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Peace won’t be found in silence or fear, says AIHRC chair 



(Last Updated On: February 28, 2021)

One year ago today – February 28 – Afghans were buoyed by the signing of the US-Taliban agreement in Doha, which they hoped would bring peace. Instead, today, a year later, targeted killings have spiked leaving thousands of civil society activists, government officials, journalists and even doctors fearing for their lives. 

Shaharzad Akbar, the chair of the Afghanistan Independent Human Rights Commission (AIHRC), wrote in an op-ed piece, published in the Washington Post, that “every night, I lie awake wondering who will be next. I think of a colleague whose teenage son checks his car every morning for magnetic bombs. A husband saying goodbye to his wife as she leaves for work, wondering if today will be the day she is killed on her way to the office.”

She said that a year after the deal was signed, instead of ushering in peace “one of the most tangible changes has been an increase in targeted killings, mostly unclaimed, that have created an environment of terror and fear. 

“There were nearly three times the number of such attacks in 2020 compared with 2019; the casualties include the deaths of 11 human rights defenders and media workers in the past five months,” she wrote. 

Akbar pointed out that some of Afghanistan’s most important gains, its activists, community leaders and scholars, are being silenced at a time when, after the US-Taliban deal, Afghans had hoped for a reduction in violence and for inclusive intra-Afghan negotiations.

“While the Taliban denies involvement in most targeted attacks, it benefits from the environment of fear and hopelessness around the peace process and the lack of critical voices demanding an inclusive peace. 

“This reign of terror for Afghan civilians must end in order for a real peace process to begin,” Akbar wrote. 

She also pointed out that as the United States reviews its Afghanistan policy, it still has leverage — including the existing UN sanctions on the Taliban, the Taliban’s desire for international recognition and legitimacy, and the presence of international forces in Afghanistan — to help stop these attacks and encourage a ceasefire and an inclusive peace process.

She stated that her AIHRC colleagues know what it is to feel terror as the organization has lost three of its staff members in the past 18 months.

Akbar pointed out that these high levels of violence are forcing families to flee the country.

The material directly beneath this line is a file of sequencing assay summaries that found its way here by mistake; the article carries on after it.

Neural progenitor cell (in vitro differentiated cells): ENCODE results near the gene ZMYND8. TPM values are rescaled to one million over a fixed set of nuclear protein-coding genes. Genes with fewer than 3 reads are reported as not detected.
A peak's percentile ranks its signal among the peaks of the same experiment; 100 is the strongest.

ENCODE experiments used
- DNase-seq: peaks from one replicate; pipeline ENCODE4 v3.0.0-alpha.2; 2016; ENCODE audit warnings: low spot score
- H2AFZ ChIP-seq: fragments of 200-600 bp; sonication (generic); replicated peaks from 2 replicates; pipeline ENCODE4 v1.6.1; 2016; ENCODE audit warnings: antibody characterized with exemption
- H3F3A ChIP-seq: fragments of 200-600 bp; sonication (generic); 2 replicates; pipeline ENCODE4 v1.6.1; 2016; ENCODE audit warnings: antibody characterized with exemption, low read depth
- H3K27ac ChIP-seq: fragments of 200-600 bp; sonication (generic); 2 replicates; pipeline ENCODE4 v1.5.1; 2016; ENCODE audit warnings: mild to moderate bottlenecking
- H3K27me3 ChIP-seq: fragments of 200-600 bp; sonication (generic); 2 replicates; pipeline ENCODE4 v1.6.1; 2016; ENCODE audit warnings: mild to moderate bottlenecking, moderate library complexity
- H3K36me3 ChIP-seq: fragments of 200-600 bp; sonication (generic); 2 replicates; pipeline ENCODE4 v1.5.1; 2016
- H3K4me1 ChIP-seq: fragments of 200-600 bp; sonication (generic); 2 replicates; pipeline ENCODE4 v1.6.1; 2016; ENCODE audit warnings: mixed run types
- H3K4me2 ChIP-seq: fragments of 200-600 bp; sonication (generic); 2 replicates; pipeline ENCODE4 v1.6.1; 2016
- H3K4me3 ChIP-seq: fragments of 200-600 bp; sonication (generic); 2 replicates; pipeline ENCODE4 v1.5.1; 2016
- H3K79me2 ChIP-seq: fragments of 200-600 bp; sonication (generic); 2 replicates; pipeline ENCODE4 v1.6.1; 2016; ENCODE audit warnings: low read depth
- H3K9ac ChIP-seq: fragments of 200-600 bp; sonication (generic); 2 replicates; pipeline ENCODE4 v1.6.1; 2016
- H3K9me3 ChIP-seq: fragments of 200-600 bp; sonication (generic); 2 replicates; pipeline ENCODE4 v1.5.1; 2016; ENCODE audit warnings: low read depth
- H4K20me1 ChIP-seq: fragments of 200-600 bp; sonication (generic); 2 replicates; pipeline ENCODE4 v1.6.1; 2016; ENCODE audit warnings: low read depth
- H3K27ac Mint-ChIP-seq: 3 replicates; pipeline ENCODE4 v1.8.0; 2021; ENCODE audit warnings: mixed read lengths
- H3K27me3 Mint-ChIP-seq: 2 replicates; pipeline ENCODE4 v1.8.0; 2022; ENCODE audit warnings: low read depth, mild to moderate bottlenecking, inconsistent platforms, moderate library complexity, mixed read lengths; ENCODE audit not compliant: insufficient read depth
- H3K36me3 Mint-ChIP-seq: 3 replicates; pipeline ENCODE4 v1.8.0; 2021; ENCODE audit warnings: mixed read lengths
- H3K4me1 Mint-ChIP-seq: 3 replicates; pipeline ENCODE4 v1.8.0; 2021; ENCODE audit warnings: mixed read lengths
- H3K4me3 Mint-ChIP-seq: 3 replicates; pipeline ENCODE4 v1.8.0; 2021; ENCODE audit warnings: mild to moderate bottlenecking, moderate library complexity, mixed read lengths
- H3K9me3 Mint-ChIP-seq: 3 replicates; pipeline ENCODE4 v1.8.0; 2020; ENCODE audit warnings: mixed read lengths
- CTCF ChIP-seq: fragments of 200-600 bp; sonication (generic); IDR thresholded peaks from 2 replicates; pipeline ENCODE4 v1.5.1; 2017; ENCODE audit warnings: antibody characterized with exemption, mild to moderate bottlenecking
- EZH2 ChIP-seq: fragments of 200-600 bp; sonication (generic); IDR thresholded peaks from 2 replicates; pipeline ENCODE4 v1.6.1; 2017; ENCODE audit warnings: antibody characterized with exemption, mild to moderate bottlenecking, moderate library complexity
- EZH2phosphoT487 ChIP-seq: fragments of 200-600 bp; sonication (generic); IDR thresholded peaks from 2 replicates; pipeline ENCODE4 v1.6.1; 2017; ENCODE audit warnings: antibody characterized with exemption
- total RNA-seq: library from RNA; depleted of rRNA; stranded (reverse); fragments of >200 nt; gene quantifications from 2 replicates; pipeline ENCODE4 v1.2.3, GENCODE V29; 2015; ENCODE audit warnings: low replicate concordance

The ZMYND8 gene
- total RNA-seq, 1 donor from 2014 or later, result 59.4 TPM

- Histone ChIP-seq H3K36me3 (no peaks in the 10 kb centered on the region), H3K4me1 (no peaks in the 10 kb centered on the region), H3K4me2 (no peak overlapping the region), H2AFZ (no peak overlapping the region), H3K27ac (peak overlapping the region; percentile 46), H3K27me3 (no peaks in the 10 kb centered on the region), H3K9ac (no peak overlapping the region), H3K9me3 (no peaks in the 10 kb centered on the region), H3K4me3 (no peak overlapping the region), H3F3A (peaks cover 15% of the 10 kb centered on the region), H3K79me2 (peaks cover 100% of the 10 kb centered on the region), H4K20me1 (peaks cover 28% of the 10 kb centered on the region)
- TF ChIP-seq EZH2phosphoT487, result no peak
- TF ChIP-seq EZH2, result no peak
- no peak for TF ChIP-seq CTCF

“Every day I hear of another friend, journalist, academic, women’s rights activist or businessperson leaving the country. Their departures are creating an absence that will take another generation to fill. Those who can’t leave feel silenced by fear and have little chance of influencing the peace process,” she wrote.

Akbar also noted that it has been years since the last mass demonstration by Afghans – “for fear of attacks”. 

She also said that following the recent wave of assassinations, public debate has closed down, even in the virtual sphere. “This is even more true beyond Kabul, in rural areas where conflict has been the most savage.”

Akbar stated that while US President Joe Biden’s team has signaled that it will withdraw its last troops as per the agreement with the Taliban, if the group reduces violence. she said: “This is welcome but not enough. Even with overall violence levels down, targeted killings are silencing the voices needed to build pressure for peace.”

“The United States does not want Afghanistan to collapse into a catastrophic civil war as soon as it withdraws, after 20 years of assistance. But the narrow focus of the US-Taliban deal ignored the wider needs of the peace process, including the importance of civic space and the protection of civilians. This approach should be urgently reconsidered in Biden’s review,” she said.

Akbar stated that public participation is not a bonus that is “nice to have” but rather an inclusive process that builds momentum for peace and boosts the credibility of the process. 

Bringing traditional and nontraditional civil society voices to the table from across Afghanistan will bring a sense of urgency and bottom-up pressure on the parties.

She also stated that public participation can best be guaranteed through a ceasefire and that the US and its allies should utilize their leverage with both sides and the region to continue to push for an interim and immediate ceasefire that will create an opportunity for national engagement. 

“An immediate end to targeted killings, a ceasefire and the restoration of civic space will allow for broader inclusion in the talks, reviving hope and confidence in the process,” she said.

Akbar stated that the US can encourage the Taliban and the Afghan government to create this enabling environment for peace. Afghans could then force hope back onto the table.

“We will not find peace in silence and fear,” Akbar stated.